Directory of Learning Data and Content Standards

Contributing Updates to EdMatrix

EdMatrix would not be possible without the generous contributions from many people. We encourage individuals and organizations involved in education standards work to submit updates and corrections.

Step 1: Access the source code

Source to the site is on GitHub here. Files describing the standards are in the _stds subdirectory.

Download the raw form of a file for a standard you intend to update. If contributing a new standard, download Template.md.

Step 2: Write or update the standard description

Standard descriptions are in MarkDown format. The majority of the information is in the YAML front matter which begins and ends with lines consisting of three dashes. Following the front matter is a description that uses markdown formatting.

Here’s an example:

title: Soliloquy Markup  
stdurl: http://Soliloquy.example/markup
stdtype: Tech
org: Soliloquy Standards Initiative
types: "Content Metadata,Content"
datalayers: "1,2,3"
uses: "HTML,EDI"
context: "Primary,Secondary"
provenance: Hermione Granger
**Soliloquy Markup** is a publishing and distribution format for digital lessons.

Soliloquy and the associated standard are fictional, invented just for this sample.


The title should be the concise name by which the standard is known. Acronyms are common.


This should be the URL of a page that gives an overview of the standard, its purpose, use, and governance. The page should exist on the standard organization’s website. Generally you pick the best page for an overview which has links to the standard specification itself.

Tech for a technical standard such as a data model. Practice for a practice standard such as how to apply certain data models to learning information.


The name of the organization that governs the standard.


The type or types of data or information that are covered by the standard. Please consult A Taxonomy of Education Standards for descriptions of the types.

As of 13 September 2019 the taxonomy document referenced above is out of date and doesn’t fully match the types listed below. Please reference the template, other standards, and the EdMatrix diagram as you choose your types. The taxonomy will be updated shortly.

Select one or more from the following list of data categories. If more than one type is covered by the standard, the type names should be separated by commas. Regardless, the list should be enclosed in quotes. For example: "Student Data, Educator Data"

  • Organizational
  • Personal
  • Event
  • Achievement
  • Credential
  • Competency
  • Content Metadata
  • Content


The data layers are from [A Four Layer Framework for Data Standards]List the just the numbers of the layers separated by commas. The whole list should be enclosed in quotes. Examples: "1,2" or "4"


Other standards that are used or referenced by this standard, usually identified by an acronym. Most of the time they are fundamental standards that aren’t necessarily learning related. Common choices are: JSON, XML, REST, HTTP, etc. This is an open vocabulary so no need to be restricted to such a list.


Areas of intended use for the standard. May be education levels like “K-12”, “PK”, “Grade 4”, “Primary”, etc. May be regions like “Europe”, “UK”, or “Midwest USA”. May be a combo like “UK Tertiary”. This is an open vocabulary so you can add values that haven’t been used before. While this is an area of intended use, many standards get used outside their original context.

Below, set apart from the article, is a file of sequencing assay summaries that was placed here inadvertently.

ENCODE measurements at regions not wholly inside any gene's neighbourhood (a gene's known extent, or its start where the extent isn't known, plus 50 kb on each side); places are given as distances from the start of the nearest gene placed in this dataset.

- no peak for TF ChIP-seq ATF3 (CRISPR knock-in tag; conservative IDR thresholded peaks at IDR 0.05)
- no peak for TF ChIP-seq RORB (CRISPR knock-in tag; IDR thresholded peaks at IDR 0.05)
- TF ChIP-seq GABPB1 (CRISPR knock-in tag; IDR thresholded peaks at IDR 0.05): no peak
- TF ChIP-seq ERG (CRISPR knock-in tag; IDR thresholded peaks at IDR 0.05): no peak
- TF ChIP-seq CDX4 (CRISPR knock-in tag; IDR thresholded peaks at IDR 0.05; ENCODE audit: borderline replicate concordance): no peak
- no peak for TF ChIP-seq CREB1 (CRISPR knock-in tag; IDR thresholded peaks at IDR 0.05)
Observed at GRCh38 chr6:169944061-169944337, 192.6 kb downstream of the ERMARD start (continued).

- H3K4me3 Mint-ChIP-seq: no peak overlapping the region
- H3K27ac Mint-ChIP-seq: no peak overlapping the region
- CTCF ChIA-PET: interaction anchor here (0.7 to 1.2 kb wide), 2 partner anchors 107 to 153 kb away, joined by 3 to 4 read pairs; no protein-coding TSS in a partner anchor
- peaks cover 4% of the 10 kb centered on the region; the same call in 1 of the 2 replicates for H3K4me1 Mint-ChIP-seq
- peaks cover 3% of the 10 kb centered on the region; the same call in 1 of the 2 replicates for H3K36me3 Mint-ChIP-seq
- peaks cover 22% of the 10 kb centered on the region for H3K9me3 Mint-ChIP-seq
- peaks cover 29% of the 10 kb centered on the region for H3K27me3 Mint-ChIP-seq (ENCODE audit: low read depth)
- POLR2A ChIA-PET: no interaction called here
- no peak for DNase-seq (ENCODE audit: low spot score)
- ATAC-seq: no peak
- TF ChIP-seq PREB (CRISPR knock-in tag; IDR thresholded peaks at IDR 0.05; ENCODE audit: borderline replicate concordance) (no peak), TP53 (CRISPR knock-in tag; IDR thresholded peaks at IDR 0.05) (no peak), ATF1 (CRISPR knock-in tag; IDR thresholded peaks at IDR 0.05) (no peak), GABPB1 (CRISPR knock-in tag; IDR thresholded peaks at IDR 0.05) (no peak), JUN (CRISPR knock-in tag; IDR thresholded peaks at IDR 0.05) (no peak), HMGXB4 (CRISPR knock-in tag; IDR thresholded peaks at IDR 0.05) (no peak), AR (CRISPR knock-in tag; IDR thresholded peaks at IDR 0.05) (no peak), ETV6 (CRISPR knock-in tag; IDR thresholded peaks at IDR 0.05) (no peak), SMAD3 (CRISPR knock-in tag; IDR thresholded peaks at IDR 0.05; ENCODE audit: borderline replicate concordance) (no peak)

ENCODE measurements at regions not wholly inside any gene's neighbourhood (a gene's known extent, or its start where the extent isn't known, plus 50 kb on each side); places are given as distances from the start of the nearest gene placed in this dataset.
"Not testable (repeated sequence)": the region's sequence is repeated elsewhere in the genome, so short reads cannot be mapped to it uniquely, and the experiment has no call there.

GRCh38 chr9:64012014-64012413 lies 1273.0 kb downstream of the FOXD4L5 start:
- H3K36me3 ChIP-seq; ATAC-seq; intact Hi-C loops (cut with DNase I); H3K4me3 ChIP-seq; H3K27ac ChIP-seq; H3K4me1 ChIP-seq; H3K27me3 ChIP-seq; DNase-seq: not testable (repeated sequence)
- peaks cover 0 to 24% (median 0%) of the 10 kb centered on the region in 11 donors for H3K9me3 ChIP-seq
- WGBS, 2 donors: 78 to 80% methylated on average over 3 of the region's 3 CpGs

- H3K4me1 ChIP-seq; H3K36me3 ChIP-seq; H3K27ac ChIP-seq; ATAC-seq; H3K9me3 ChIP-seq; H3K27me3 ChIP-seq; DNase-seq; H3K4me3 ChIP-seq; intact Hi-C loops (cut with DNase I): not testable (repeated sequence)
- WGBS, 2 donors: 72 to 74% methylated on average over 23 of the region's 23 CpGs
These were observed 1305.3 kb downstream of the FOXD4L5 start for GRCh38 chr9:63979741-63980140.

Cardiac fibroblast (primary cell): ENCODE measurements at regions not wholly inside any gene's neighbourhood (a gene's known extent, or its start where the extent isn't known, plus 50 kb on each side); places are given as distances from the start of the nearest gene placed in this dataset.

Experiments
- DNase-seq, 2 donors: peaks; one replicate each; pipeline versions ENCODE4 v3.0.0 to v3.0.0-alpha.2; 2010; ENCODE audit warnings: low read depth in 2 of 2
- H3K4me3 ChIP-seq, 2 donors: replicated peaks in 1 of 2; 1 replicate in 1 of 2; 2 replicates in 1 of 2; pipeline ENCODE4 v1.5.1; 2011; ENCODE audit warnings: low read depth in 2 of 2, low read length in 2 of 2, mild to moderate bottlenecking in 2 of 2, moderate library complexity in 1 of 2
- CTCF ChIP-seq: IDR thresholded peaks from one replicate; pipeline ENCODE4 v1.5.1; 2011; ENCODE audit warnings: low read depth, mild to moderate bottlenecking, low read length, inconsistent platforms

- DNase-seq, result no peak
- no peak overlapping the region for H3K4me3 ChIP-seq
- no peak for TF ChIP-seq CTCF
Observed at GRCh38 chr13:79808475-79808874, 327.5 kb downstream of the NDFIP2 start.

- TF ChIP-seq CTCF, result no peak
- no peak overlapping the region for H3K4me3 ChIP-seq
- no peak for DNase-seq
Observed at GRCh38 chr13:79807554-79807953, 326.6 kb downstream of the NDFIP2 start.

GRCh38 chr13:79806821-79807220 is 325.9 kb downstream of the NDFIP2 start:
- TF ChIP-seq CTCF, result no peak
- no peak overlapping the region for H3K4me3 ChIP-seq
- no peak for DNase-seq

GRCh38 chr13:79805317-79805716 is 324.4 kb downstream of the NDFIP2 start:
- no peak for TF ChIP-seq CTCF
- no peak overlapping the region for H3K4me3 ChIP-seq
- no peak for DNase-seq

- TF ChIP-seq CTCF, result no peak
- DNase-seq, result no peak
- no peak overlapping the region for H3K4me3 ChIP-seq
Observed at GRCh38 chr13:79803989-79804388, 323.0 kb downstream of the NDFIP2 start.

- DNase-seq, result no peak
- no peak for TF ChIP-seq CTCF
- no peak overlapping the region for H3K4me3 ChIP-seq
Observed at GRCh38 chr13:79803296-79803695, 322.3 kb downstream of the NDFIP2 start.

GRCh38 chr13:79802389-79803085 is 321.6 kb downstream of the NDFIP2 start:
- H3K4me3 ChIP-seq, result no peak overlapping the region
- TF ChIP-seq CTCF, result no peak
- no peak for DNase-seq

This field is optional. It indicates the origin or author of the description (not of the standard itself). Typically it is a reference to a person, group, or organization. The information will not appear on the website but will be retained in the source code for reference by people making future changes.

Description (body)

Following the front matter, the body of the document should contain a description of standard. The first paragraph will show in the standards table. The balance of the body (if any) will only appear in the detail page - accessed by clicking (more) in the table. Use Markdown syntax to incorporate rich text features including links.

The full name of the standard (often an expansion of the acronym) should appear in bold within the first sentence of the description.

Step 3: Submit your update or addition.

There are three ways to submit your update. If you are familiar with Git and with GitHub (or are willing to learn) then use the Fork & Pull Request method. Otherwise, you can create an issue and attach your update. Both of these methods require that you create a free Github account.

Fork & Pull Request Method

The Fork & Pull approach is the standard way to submit an update to any GitHub project. First, you create a personal fork of the project. This is a copy of the project in which you can make any changes and try them out. Then you submit a pull request recommending that the coordinator of the project incorporate your changes into the primary copy. The GitHub pull request mechanism initiates an online discussion where you can describe your update and the coordinator can ask questions.

Create an Issue Method

Browse to the EdMatrix Issues Page on Github. Create an issue, tag it as “enhancement” and attach your new or edited markdown file from step 2.


Thank you for your interest in EdMatrix. And thanks in advance for your contributions to making it a valuable resource for everyone working in education technology.